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The Effectiveness of Visual Art on Environment in Nursing Home

Authors

  • Chia-Hsiu Chang RN, MS,

    1. Chia-Hsiu Chang, Doctoral Student, Institute of Allied Health Sciences, College of Medicine, National Cheng Kung University and Adjunct Instructor, Department of Nursing, Chang Gung University of Science and Technology, Chiayi Campus, Taiwan
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  • Ming-Shih Lu,

    1. Ming-Shih Lu, Chief, Humanistic Campus & Adjunct Instructor, Chia-Yi Community University, Taiwan
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  • Tsyr-En Lin RN, MS,

    1. Tsyr-En Lin, Director, Nursing Department & Nursing Administration Department of Nursing Home, St. Martin de Porres Hospital and Adjunct Instructor, Department of Nursing, Chang Gung University of Science and Technology, Chiayi Campus, Taiwan
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  • Chung-Hey Chen PhD, RN

    Corresponding author
    • Chung-Hey Chen, Professor, Institute of Allied Health Sciences & Department of Nursing, National Cheng Kung University, Tainan, Taiwan
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Dr. Chung-Hey Chen, Institute of Allied Health Sciences & Department of Nursing, National Cheng Kung University, 1 University Road, Tainan City 701, Taiwan (R.O.C.).

E-mail: chunghey@mail.ncku.edu.tw

Abstract

Purpose

This Taiwan study investigated the effect of a visual art–based friendly environment on nursing home residents’ satisfaction with their living environment.

Design

A pre-experimental design was used. Thirty-three residents in a nursing home were recruited in a one-group pre- and post-test study.

Methods

The four-floor living environment was integrated using visual art, reminiscence, and gardening based on the local culture and history. Each floor was given a different theme, one that was familiar to most of the residents on the floor. The Satisfaction with Living Environment at Nursing Home Scale (SLE-NHS) was developed to measure outcomes.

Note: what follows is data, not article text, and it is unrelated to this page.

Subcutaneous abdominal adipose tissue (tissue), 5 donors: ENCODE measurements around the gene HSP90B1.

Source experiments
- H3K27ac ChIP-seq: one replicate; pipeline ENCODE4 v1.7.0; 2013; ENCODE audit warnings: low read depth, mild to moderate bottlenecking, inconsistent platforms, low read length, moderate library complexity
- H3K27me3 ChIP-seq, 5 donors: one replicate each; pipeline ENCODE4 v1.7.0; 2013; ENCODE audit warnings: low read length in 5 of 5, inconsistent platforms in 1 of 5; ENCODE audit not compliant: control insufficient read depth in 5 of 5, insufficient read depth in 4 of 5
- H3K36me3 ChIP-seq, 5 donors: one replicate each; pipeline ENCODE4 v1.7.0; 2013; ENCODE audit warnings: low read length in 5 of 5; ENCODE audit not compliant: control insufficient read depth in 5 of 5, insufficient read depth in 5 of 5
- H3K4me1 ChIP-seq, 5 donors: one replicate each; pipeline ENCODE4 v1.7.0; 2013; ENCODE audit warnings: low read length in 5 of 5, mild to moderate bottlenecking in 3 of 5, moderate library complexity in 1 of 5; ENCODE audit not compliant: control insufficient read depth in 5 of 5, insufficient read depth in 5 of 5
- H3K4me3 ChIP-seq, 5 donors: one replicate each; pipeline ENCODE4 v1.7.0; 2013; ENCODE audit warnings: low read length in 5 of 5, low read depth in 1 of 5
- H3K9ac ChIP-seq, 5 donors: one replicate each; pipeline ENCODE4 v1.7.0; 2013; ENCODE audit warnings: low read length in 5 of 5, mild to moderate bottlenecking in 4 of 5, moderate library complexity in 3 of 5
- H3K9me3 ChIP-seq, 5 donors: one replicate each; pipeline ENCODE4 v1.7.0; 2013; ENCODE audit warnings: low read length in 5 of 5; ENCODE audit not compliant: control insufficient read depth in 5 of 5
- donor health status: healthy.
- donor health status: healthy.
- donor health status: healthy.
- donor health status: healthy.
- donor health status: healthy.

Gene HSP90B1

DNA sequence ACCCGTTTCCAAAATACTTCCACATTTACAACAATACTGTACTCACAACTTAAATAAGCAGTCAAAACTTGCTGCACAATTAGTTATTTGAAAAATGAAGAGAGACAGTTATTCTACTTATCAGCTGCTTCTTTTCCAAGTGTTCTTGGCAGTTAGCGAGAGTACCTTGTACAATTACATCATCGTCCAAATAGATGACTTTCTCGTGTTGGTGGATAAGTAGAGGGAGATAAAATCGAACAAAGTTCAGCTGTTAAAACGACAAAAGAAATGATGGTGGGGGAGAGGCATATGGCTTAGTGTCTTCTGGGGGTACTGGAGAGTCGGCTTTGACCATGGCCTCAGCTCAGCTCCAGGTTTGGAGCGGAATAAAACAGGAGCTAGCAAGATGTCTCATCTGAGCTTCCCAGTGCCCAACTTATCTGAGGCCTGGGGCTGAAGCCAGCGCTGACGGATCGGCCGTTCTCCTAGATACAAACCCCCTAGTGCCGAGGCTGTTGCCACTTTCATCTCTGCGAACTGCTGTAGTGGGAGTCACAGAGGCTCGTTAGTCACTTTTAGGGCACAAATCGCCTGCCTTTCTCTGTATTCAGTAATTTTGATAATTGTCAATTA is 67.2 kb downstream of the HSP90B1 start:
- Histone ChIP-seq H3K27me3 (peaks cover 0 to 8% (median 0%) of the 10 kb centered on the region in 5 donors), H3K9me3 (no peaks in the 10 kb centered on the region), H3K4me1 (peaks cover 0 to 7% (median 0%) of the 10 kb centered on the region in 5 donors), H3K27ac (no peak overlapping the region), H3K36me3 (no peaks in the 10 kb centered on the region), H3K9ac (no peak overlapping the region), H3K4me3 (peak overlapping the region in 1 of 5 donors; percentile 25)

Findings

Of the 33 participants recruited, 27 (81.8%) were women and 6 (18.2%) were men. Their mean age was 79.24 ± 7.40 years, and 48.5% were severely dependent in activities of daily living. The SLE-NHS showed adequate reliability and validity. Its three domains were generated and defined using factor analysis. After the visual art–based intervention, the score on the “recalling old memories” subscale was significantly higher (t = −13.32, p < .001). However, there were no significant score changes on the “convenience” and “pretty and pleasurable” subscales. In general, the participants were satisfied with the redesigned environment and felt happy in the sunny rooms.

Conclusions

Visual art in a nursing home is a novel method for representing the local culture and stressing the spiritual value of the elderly residents who helped create it. Older adults’ aesthetic activities through visual art, including reminiscence and local culture, may enrich their spirits in later life.

Clinical Relevance

Older adults’ aesthetic activities through visual art have been shown to improve their satisfaction with their living environment. The SLE-NHS is a useful tool for evaluating their satisfaction.

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